He turned around to look at the fire. He watched it impassively as it burned. The flames were quite pretty, really, against the darkness of the night. Occasionally he took a sip of water, more from reflex than thirst.
His entire life going up in smoke—at least, everything that hadn’t already gone up in smoke metaphorically earlier this week.
He stood there as people bustled around him doing all sorts of frantic things—running with axes, pouring water on the blaze, keeping back the crowd. None of it really seemed to matter much; his mind had gone away. The sights, the sounds, the smells were all a kaleidoscope of sensation happening through the wrong end of a telescope. None of it was real. None of it affected him.
A woman stopped by and talked to him briefly. She said she was from the Red Cross and asked whether he had a place to stay for the night. She gave him the card of a shelter that could take him in for a night or two while he got things together.
The flames slowly died down. Someone told him the first floor was pretty much obliterated, while some things had been saved from the second: his wallet, a small chest of drawers with some clothes, his cell phone. Someone else told him a preliminary assessment looked like the fire had started in some faulty wiring. Nothing looked suspicious.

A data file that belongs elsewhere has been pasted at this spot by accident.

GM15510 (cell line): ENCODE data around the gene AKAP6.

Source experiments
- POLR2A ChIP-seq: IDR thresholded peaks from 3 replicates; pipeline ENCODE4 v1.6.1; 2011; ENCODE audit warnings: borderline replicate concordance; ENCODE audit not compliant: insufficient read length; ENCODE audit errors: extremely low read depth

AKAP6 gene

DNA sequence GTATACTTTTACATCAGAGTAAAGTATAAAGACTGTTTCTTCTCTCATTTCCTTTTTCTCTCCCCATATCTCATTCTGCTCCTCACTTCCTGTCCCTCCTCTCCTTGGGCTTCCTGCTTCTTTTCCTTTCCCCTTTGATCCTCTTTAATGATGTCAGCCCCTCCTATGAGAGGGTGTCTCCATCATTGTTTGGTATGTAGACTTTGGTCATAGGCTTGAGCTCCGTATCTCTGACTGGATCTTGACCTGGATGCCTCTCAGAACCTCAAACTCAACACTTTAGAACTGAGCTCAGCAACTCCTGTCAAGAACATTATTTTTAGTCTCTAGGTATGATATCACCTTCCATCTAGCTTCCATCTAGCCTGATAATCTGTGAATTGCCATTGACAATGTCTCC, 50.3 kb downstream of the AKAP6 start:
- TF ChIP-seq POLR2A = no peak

At some point he must have gone to the shelter, although he didn’t remember it. He woke up there and walked dazedly out the door, down the street to an ATM machine, where he took out a little from his meager account so he could have breakfast. The food might as well have been cardboard; he chewed and swallowed it mechanically without even tasting it.
The rest of the day passed in a similar fog. He collected the few clothes he could salvage and put them in a couple of plastic supermarket bags. He talked to his insurance agent, who gave professional condolences and reminded him that while much of the business contents had been insured, he didn’t have homeowners insurance to cover his personal losses. He left the agent’s office with a thick stack of paperwork to fill out and return at his earliest convenience.
He spent that night at a cheap motel, and remembered nothing about the experience. By daylight, reality was slowly seeping back into the corners of his mind. He would have to do something about a place to stay; he didn’t have enough money to keep living in a motel. He had to gather things together, take stock of what resources he did have. Well, that wouldn’t take long. There wasn’t much left to take stock of.
Where could he go? Well, his brother had a ranch in Nevada and was always inviting him to come for a visit. That would do, he supposed.
He started to call a couple of times to warn his brother he was coming, and each time he hung up before he finished dialing. He couldn’t tell this story over the phone; he might break down completely and never move again. Better just go on and surprise his brother. Who knows? By the time he got there, he might even be able to make some sense of it all.
He threw his few belongings into his Toyota and started his eastward drive.